Country France : Wine is the lifeblood that courses through the country of France, pulsing with vigorous pride and determination. Viticulture is not just a hobby or an occupation in France; it is a passion, a cherished tradition that has been passed down through generations of wine stained hands. Winemaking is a beloved art that has been ingrained in the culture, an aptitude instilled in sons by fathers and the hallmark for which France’s reputation was built, allowing it to be renowned as, arguably, the most important wine producing country in the world.



For centuries, France has been producing wines of superior quality and in much greater quantity than any other country in the world. It boasts some of the most impressive wine regions, coveted vineyards and prestigious wines on earth. The regions of Bordeaux, Burgundy, Rhone, Sauternes and Champagne have become the benchmark, for which others aspire to become. Legendary producers such as Chateaux Margaux, Domaine De La Romanee Conti, Chapoutier, d’Yquem and Dom Perignon are idolized world-wide.



France has stamped its name on nearly every style of wine, from the nectar-like sweet Sauternes to hedonistic Chateauneuf Du Papes classic Bordeaux and Burgundy, to its sparkling dominance in Champagne. Many of the most infamous grape varietals in the world, such as Cabernet Sauvignon, Merlot, Pinot Noir and Chardonnay originated in France and are not only beloved, but utilized in the creation of some of the greatest wines on earth. French wine production commands the attention of the wine market year after year. With over 860,000 hectares under vine, and numbers close to 50 million hectoliters of wine produced annually, France dominates the market and sets the standard for not only product quality, but also quantity.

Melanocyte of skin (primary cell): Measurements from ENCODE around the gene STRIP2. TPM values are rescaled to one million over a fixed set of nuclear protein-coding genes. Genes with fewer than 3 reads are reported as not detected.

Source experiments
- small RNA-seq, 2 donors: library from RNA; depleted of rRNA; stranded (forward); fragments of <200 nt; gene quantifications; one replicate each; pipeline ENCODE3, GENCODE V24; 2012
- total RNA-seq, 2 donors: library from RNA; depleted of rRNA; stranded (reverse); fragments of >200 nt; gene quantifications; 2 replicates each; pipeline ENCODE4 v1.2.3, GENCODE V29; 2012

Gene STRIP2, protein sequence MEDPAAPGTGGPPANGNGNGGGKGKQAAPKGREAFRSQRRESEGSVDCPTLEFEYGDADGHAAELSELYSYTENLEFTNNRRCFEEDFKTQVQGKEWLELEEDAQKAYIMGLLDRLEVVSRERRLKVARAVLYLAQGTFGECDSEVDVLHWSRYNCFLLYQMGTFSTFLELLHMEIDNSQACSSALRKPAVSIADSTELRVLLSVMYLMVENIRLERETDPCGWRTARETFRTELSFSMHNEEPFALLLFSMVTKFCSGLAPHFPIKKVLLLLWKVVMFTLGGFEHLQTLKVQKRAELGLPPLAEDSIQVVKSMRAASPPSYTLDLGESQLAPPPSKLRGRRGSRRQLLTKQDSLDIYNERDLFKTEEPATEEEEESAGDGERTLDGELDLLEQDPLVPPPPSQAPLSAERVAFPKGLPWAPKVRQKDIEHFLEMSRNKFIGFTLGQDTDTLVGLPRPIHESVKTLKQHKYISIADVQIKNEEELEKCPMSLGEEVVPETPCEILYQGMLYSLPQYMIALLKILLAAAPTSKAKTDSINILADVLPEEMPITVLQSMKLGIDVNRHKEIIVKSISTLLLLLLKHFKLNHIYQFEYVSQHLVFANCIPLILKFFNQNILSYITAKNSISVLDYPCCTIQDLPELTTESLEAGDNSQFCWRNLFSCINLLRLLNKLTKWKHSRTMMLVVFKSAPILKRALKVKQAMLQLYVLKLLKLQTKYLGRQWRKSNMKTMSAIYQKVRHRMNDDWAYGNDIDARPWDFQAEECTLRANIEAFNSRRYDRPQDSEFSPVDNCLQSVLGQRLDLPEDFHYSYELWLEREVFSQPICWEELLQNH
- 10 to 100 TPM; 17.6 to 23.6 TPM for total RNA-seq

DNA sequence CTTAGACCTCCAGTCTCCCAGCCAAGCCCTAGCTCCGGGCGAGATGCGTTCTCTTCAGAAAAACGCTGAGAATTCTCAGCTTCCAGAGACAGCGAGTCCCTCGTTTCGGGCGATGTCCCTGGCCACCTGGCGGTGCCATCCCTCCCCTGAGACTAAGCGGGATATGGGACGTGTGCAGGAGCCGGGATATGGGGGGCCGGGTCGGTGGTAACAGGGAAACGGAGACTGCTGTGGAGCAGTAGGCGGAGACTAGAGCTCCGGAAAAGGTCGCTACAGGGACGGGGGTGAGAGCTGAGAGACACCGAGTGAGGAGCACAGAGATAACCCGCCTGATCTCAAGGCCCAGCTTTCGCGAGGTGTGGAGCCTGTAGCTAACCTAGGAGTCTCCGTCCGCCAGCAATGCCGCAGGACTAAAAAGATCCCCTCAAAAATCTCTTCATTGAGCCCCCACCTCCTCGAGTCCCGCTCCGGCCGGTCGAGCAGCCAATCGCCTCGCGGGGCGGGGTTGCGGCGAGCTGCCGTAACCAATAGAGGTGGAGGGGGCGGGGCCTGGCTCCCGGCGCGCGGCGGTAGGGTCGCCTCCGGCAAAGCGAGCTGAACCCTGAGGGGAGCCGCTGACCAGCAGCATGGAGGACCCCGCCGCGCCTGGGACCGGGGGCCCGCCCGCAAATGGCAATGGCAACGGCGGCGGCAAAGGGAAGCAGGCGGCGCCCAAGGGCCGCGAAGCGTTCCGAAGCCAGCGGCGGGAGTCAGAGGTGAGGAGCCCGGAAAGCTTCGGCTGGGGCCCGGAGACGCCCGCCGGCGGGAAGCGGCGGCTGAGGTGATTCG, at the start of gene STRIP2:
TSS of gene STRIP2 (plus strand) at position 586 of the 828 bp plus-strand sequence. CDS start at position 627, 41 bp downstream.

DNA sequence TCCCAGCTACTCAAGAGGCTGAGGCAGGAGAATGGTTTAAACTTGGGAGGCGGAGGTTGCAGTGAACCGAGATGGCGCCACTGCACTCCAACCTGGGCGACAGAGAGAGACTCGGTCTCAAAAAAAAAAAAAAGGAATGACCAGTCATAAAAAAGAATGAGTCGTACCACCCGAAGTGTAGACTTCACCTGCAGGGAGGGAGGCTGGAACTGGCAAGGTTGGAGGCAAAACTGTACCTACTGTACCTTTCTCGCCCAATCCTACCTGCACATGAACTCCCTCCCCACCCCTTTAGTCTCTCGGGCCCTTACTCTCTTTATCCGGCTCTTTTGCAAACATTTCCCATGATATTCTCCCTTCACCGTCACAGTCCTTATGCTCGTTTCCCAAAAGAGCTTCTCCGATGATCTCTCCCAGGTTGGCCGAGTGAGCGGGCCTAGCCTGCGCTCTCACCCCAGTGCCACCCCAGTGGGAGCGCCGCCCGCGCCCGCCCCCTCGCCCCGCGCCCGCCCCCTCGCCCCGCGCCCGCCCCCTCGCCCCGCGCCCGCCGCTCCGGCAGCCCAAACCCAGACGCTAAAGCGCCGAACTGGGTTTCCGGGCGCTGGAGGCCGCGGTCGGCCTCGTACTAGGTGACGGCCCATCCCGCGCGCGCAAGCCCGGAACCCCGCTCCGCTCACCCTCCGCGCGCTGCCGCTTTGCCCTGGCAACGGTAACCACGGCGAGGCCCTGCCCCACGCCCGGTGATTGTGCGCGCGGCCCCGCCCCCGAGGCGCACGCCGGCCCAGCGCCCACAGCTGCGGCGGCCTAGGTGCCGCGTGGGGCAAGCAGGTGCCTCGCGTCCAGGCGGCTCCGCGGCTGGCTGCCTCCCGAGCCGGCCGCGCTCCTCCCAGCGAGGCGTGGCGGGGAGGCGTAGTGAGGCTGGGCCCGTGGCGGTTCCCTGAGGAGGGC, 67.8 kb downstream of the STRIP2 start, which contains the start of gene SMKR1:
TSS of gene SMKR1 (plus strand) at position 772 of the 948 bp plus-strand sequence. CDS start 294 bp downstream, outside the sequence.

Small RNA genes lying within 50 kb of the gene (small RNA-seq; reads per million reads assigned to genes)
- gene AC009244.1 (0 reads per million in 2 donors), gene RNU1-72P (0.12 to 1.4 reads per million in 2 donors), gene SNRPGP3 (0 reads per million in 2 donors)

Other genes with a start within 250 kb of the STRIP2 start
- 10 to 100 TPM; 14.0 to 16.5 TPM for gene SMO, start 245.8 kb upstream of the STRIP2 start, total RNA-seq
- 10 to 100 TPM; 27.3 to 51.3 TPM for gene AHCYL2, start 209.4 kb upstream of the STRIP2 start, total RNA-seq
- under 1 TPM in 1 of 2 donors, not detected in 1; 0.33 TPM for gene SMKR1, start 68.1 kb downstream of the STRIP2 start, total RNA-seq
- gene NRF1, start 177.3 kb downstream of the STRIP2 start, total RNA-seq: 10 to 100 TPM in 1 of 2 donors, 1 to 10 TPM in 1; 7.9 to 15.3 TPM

France’s many contributions to the world of wine have been absolutely indispensable. The country is the originator of the term “Premier Cru,” coined the term Terroir (a French term so complex there is no literal translation) and has laid the blueprint for a structured appellation system, which others have implemented in their own countries. French vineyard techniques and winemaking practices are mimicked world-wide. California vintners have been replicating Rhone style wines for decades, South America has adopted the French varietal of Malbec and countries around the world are imitating Burgundian styled Chardonnay and Pinot Noir.



With vast diversity in terroir, France is home to some of the most hospitable winegrowing locations on earth. The combination of topography, geology, climate, rainfall and even the amount of sunlight combined with the long historical tradition of winegrowing and making, has allowed the vintners of France to not only hone their skills, but learn from nature to create a product that like the world in which it resides… is very much alive.


Subregion Pessac-Leognan

Overview

Producer Chateau Haut Bailly